Go into any local public school and most are equipped with interactive whiteboards (IWB). Some with the latest updates, some with early models. Some have been collecting dust, some are the first thing that is turned on every morning at school.
What are some of the benefits of incorporating the interactive whiteboard into your whole class teaching?
- develop more effective demonstrations
- present a variety of representations
- Able to meet the needs of a wider range of learners
- Assist classroom management
- easier to incorporate and use a range of multimedia resources in lessons such as written text, pictures, video, sound, diagrams, online websites
- resources created and presented are attractive to both teachers and children
- able to capture and hold pupils’ attention much more strongly than other classroom resources
- Useful to motivate pupils, with resulting improvement in attention and behaviour
- model abstract ideas and concepts in new ways so that the pupils might respond to the activities and deepen their understanding
- Quicken the pace of lessons through the use of prepared materials which reduced the need to write on the board
- smoothen lesson transitions
- able to save and re-use materials which have been created or annotated could reinforce and extend learning over a sequence of lessons
- Could encourage resource sharing amongst staff which might reduce teacher workload
- Relatively easy to use and favoured by teachers who otherwise struggled to incorporate technology into their classrooms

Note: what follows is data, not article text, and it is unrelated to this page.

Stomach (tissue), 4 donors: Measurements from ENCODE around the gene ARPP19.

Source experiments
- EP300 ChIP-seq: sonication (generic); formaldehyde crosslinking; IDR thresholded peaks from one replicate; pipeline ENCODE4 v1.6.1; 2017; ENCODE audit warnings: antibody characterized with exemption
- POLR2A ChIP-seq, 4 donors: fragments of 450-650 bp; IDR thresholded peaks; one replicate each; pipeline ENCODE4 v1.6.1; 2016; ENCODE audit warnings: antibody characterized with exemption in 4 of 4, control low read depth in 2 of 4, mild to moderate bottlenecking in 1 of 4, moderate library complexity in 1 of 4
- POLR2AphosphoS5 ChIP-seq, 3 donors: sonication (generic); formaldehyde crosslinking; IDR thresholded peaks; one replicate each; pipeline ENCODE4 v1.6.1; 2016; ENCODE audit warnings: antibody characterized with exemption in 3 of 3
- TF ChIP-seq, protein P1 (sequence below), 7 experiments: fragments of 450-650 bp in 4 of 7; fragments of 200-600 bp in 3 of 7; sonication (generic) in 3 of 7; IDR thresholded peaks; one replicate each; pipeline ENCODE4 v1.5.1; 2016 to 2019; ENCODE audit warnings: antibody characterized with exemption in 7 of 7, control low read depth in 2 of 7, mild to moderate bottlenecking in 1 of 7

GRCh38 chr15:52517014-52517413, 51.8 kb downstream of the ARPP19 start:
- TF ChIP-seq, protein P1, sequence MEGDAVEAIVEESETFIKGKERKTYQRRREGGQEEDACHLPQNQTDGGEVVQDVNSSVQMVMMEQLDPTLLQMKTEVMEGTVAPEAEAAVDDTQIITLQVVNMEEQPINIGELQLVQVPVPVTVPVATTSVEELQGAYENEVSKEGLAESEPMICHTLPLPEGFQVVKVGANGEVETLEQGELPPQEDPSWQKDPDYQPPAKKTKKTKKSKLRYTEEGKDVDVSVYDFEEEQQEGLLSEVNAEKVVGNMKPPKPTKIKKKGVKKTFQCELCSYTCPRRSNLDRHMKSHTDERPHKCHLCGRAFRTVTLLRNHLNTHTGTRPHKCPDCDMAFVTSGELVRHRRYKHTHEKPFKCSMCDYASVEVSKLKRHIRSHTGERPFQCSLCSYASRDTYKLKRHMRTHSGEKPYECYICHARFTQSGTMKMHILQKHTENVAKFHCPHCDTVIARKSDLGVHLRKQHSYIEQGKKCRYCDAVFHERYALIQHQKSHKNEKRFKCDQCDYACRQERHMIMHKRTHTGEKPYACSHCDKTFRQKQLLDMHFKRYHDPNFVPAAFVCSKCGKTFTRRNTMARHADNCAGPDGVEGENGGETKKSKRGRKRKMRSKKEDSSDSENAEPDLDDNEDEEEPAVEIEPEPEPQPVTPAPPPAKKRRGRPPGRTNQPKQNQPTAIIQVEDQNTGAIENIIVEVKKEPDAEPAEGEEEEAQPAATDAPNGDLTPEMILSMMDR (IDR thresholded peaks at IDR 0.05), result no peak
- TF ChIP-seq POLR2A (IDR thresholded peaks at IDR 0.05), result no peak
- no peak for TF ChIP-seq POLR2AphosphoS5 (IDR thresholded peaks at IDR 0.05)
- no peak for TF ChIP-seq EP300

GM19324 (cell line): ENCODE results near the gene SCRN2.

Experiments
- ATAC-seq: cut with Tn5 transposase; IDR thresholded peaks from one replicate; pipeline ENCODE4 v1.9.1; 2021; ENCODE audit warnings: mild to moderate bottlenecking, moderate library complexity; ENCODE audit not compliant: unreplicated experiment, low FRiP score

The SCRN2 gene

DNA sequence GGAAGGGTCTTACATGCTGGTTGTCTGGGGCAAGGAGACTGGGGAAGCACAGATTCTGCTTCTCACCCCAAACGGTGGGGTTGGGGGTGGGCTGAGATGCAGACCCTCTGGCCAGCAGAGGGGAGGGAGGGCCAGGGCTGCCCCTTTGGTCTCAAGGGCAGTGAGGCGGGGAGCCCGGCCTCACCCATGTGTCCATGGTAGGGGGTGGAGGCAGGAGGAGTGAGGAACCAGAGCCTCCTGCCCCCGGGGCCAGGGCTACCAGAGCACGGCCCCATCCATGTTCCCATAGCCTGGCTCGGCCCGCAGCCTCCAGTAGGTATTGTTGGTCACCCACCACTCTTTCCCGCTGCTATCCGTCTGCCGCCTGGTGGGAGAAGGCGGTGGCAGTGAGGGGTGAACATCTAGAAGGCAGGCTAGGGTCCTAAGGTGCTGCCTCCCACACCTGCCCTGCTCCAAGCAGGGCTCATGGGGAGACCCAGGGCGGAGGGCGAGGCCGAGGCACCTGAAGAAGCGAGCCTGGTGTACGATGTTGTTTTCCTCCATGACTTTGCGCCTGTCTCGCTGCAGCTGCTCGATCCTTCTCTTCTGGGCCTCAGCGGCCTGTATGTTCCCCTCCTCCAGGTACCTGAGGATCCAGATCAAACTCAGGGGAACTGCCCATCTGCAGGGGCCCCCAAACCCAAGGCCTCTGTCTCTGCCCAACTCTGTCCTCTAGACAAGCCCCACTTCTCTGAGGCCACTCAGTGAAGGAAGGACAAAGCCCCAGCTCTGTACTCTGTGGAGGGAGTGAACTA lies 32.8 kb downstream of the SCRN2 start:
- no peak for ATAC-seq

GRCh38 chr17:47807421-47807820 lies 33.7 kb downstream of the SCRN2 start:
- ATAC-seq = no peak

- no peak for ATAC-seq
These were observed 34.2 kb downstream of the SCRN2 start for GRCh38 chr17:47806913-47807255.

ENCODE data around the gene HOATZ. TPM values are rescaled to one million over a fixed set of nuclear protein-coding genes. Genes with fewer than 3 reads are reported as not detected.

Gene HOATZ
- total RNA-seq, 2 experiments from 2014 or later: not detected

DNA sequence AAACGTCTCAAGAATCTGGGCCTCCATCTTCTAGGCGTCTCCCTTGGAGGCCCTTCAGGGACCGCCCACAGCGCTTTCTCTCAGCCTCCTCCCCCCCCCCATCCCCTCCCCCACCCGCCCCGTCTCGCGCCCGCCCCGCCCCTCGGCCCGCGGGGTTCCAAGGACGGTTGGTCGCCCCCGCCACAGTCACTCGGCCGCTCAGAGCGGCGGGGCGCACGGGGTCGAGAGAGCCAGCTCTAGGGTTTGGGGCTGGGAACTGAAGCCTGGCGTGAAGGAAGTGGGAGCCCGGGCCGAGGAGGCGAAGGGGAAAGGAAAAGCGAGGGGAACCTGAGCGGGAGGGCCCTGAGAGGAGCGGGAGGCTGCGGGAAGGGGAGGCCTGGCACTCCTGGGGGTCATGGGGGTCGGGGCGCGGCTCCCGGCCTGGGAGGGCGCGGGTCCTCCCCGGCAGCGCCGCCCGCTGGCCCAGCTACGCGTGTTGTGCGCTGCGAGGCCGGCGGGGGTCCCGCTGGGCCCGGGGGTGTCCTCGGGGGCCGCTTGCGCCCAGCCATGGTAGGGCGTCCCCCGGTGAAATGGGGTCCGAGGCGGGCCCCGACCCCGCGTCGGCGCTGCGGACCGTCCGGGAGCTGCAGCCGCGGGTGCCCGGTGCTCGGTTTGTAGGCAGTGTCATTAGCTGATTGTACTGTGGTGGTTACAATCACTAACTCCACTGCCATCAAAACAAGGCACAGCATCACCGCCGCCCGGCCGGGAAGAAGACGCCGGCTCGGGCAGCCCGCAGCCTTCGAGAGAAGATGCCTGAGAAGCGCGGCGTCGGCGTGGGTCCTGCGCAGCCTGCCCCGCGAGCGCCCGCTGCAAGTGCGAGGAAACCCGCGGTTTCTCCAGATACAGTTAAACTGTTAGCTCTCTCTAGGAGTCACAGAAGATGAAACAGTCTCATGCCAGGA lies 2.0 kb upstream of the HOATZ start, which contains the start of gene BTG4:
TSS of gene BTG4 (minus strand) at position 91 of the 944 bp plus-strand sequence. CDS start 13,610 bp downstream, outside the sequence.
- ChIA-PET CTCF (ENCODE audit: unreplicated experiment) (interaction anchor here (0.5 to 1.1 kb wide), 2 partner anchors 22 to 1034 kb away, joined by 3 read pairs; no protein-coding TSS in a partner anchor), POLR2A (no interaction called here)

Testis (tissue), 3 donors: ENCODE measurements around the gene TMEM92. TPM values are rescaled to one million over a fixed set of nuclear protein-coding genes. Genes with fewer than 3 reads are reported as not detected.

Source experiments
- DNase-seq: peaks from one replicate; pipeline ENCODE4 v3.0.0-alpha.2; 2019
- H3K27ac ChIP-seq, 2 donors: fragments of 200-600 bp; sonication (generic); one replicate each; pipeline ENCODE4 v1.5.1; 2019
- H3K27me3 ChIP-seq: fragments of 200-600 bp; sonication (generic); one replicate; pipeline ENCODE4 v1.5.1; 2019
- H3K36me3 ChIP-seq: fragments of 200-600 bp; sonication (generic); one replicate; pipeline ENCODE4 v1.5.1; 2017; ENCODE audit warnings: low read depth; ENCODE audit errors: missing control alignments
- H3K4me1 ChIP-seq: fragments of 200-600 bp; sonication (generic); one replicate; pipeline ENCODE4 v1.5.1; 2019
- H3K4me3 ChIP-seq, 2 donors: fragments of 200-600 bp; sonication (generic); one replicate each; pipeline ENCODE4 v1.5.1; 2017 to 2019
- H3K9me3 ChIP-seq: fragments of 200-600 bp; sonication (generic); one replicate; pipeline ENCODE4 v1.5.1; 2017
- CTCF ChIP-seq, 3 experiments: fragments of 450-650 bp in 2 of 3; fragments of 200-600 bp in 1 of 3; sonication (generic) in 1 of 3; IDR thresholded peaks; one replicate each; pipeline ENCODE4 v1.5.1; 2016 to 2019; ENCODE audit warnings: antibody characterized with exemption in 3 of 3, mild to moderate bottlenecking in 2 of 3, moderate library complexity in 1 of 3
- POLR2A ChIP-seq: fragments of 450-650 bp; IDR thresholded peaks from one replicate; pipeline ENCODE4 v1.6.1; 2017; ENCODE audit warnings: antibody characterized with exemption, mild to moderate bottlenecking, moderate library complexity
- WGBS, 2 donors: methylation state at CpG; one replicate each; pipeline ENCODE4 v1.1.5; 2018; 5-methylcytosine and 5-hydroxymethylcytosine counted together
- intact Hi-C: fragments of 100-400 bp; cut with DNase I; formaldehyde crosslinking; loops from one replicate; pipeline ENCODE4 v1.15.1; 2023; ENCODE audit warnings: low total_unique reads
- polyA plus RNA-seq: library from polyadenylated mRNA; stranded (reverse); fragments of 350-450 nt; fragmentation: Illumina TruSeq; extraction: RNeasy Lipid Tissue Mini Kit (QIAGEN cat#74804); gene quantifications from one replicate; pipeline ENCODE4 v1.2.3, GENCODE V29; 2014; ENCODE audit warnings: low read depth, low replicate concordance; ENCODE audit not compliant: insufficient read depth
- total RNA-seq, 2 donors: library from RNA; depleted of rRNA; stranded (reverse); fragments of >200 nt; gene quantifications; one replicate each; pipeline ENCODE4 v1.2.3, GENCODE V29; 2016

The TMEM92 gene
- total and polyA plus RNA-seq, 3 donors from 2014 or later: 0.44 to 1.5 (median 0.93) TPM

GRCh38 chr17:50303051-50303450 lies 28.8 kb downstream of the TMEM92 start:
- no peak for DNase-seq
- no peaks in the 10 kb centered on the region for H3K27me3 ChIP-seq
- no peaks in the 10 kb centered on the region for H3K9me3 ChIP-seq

Higgins, S., G. Beauchamp, and D. Miller (2007), Reviewing the literature on interactive whiteboards, Learning, Media and technology, 32(3), 213-225.
While I’ve had some limited (newbie) experience with the IWB on prac, I never made a lesson from scratch. There are so many aspects, options and variations available that it could take a lifetime to be a professional IWB user!
Below is a simple example of how the IWB could be used to within an English lesson.
Aim: To look at the ways the author/illustrator uses camera shots to connect the reader to the text.
- ‘The Lost Thing’ – Shaun Tan (book or film)
- Interactive Whiteboard
1. Having read and watched ‘The Lost Thing’ by Shaun Tan, students will firstly explore the various shots used to position the image. Students will discuss how the position impacts the characters and scene.
2. Students will use the IWB to match images from the book and short film to the type of camera shot used. Students will need to justify their choice, explaining how the shot positions the reader to the text.